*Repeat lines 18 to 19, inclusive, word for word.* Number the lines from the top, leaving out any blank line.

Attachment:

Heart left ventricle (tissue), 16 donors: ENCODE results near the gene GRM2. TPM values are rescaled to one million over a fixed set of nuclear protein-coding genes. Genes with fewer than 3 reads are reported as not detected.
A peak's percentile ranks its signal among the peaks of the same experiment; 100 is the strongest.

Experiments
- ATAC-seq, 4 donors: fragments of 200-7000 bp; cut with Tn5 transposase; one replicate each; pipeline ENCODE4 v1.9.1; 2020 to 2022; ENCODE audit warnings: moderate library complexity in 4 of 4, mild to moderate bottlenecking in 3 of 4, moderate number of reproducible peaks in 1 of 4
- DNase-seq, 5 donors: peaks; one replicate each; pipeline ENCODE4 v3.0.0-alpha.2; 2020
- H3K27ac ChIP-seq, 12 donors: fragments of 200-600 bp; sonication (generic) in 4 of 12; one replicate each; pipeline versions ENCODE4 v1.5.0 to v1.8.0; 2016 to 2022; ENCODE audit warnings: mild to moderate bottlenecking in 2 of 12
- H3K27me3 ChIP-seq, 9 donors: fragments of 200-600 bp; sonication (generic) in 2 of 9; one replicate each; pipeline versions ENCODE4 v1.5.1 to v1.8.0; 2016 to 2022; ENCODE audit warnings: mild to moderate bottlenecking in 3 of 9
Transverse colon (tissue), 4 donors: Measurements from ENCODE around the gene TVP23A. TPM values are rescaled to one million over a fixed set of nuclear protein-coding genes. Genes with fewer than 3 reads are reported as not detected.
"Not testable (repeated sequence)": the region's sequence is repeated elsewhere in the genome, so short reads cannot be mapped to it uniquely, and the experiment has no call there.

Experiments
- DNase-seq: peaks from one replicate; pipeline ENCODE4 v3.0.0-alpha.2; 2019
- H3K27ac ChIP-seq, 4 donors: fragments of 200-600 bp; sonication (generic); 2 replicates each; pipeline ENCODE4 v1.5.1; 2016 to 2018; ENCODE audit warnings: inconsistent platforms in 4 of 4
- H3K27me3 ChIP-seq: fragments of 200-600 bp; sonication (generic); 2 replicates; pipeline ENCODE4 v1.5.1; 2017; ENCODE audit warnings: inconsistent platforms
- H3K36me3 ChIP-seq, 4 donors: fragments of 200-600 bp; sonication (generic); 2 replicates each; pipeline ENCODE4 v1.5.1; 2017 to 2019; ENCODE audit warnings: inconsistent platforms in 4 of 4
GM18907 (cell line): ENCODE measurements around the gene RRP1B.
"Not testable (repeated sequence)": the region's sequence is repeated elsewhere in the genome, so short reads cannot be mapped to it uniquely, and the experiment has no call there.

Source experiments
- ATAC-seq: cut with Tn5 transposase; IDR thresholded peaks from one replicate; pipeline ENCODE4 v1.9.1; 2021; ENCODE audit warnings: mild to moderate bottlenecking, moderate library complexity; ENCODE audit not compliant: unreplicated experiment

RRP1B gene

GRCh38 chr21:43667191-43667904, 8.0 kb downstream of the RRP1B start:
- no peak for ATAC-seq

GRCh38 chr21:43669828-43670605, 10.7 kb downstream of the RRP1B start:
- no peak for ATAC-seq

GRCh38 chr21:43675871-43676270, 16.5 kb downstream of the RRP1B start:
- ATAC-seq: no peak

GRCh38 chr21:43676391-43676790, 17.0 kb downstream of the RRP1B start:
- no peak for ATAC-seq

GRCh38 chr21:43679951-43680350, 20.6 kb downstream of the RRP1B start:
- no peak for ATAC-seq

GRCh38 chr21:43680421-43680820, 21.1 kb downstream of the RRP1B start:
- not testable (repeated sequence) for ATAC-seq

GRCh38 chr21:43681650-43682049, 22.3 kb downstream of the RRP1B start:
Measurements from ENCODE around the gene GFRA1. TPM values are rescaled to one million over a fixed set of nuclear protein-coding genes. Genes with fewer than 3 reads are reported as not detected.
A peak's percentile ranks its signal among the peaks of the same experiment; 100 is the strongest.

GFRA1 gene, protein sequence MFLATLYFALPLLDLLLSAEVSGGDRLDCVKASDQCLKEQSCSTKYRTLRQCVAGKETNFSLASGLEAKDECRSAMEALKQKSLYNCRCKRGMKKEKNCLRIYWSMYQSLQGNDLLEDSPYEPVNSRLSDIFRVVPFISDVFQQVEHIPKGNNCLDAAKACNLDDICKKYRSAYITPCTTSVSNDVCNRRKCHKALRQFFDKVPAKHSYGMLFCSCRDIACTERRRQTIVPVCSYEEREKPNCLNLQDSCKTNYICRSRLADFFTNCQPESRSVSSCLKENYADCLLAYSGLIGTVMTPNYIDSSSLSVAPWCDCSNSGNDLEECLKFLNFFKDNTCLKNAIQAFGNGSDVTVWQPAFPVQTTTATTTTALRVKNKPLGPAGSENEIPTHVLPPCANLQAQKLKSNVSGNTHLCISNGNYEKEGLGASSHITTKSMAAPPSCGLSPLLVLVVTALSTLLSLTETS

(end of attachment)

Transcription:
- ATAC-seq: cut with Tn5 transposase; IDR thresholded peaks from one replicate; pipeline ENCODE4 v1.9.1; 2021; ENCODE audit warnings: mild to moderate bottlenecking, moderate library complexity; ENCODE audit not compliant: unreplicated experiment

RRP1B gene